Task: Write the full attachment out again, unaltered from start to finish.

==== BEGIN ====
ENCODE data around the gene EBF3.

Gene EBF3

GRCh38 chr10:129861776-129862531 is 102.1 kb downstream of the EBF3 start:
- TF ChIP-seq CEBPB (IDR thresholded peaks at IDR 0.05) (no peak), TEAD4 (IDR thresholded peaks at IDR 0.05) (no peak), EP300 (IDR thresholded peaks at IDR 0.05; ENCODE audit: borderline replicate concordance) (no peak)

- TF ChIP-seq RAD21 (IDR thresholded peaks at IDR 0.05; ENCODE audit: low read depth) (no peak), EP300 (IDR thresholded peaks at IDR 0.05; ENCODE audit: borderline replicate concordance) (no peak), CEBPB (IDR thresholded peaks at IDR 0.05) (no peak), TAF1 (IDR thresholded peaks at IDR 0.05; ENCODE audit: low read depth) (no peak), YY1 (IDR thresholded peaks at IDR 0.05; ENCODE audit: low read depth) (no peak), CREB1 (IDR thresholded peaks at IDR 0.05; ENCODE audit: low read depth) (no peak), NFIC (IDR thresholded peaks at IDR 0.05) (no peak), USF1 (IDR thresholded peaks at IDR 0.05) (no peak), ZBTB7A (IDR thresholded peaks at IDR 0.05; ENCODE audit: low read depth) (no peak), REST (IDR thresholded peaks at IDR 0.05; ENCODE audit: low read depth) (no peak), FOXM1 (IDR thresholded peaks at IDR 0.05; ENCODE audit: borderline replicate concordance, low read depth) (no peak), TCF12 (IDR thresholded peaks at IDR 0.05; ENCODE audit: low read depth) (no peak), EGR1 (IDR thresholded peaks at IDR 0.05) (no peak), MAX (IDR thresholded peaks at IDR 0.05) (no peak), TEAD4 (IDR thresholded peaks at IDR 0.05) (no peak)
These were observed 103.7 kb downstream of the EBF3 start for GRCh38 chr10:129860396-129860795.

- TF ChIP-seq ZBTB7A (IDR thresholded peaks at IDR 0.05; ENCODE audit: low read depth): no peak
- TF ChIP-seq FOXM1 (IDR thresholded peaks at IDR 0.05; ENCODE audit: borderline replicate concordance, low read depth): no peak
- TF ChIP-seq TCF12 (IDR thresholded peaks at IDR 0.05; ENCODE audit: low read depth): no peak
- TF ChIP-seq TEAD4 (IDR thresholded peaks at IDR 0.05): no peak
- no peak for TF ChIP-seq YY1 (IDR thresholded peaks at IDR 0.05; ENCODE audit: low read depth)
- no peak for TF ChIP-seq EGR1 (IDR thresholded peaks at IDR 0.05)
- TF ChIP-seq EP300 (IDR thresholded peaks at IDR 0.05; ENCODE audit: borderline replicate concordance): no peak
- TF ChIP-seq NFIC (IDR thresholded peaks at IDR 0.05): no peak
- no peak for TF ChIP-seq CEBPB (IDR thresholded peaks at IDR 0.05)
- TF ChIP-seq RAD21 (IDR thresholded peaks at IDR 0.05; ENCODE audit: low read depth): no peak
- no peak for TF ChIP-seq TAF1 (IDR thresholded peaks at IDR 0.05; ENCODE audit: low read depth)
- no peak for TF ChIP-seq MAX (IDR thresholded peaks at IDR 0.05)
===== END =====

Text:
ENCODE data around the gene EBF3.

Gene EBF3

GRCh38 chr10:129861776-129862531 is 102.1 kb downstream of the EBF3 start:
- TF ChIP-seq CEBPB (IDR thresholded peaks at IDR 0.05) (no peak), TEAD4 (IDR thresholded peaks at IDR 0.05) (no peak), EP300 (IDR thresholded peaks at IDR 0.05; ENCODE audit: borderline replicate concordance) (no peak)

- TF ChIP-seq RAD21 (IDR thresholded peaks at IDR 0.05; ENCODE audit: low read depth) (no peak), EP300 (IDR thresholded peaks at IDR 0.05; ENCODE audit: borderline replicate concordance) (no peak), CEBPB (IDR thresholded peaks at IDR 0.05) (no peak), TAF1 (IDR thresholded peaks at IDR 0.05; ENCODE audit: low read depth) (no peak), YY1 (IDR thresholded peaks at IDR 0.05; ENCODE audit: low read depth) (no peak), CREB1 (IDR thresholded peaks at IDR 0.05; ENCODE audit: low read depth) (no peak), NFIC (IDR thresholded peaks at IDR 0.05) (no peak), USF1 (IDR thresholded peaks at IDR 0.05) (no peak), ZBTB7A (IDR thresholded peaks at IDR 0.05; ENCODE audit: low read depth) (no peak), REST (IDR thresholded peaks at IDR 0.05; ENCODE audit: low read depth) (no peak), FOXM1 (IDR thresholded peaks at IDR 0.05; ENCODE audit: borderline replicate concordance, low read depth) (no peak), TCF12 (IDR thresholded peaks at IDR 0.05; ENCODE audit: low read depth) (no peak), EGR1 (IDR thresholded peaks at IDR 0.05) (no peak), MAX (IDR thresholded peaks at IDR 0.05) (no peak), TEAD4 (IDR thresholded peaks at IDR 0.05) (no peak)
These were observed 103.7 kb downstream of the EBF3 start for GRCh38 chr10:129860396-129860795.

- TF ChIP-seq ZBTB7A (IDR thresholded peaks at IDR 0.05; ENCODE audit: low read depth): no peak
- TF ChIP-seq FOXM1 (IDR thresholded peaks at IDR 0.05; ENCODE audit: borderline replicate concordance, low read depth): no peak
- TF ChIP-seq TCF12 (IDR thresholded peaks at IDR 0.05; ENCODE audit: low read depth): no peak
- TF ChIP-seq TEAD4 (IDR thresholded peaks at IDR 0.05): no peak
- no peak for TF ChIP-seq YY1 (IDR thresholded peaks at IDR 0.05; ENCODE audit: low read depth)
- no peak for TF ChIP-seq EGR1 (IDR thresholded peaks at IDR 0.05)
- TF ChIP-seq EP300 (IDR thresholded peaks at IDR 0.05; ENCODE audit: borderline replicate concordance): no peak
- TF ChIP-seq NFIC (IDR thresholded peaks at IDR 0.05): no peak
- no peak for TF ChIP-seq CEBPB (IDR thresholded peaks at IDR 0.05)
- TF ChIP-seq RAD21 (IDR thresholded peaks at IDR 0.05; ENCODE audit: low read depth): no peak
- no peak for TF ChIP-seq TAF1 (IDR thresholded peaks at IDR 0.05; ENCODE audit: low read depth)
- no peak for TF ChIP-seq MAX (IDR thresholded peaks at IDR 0.05)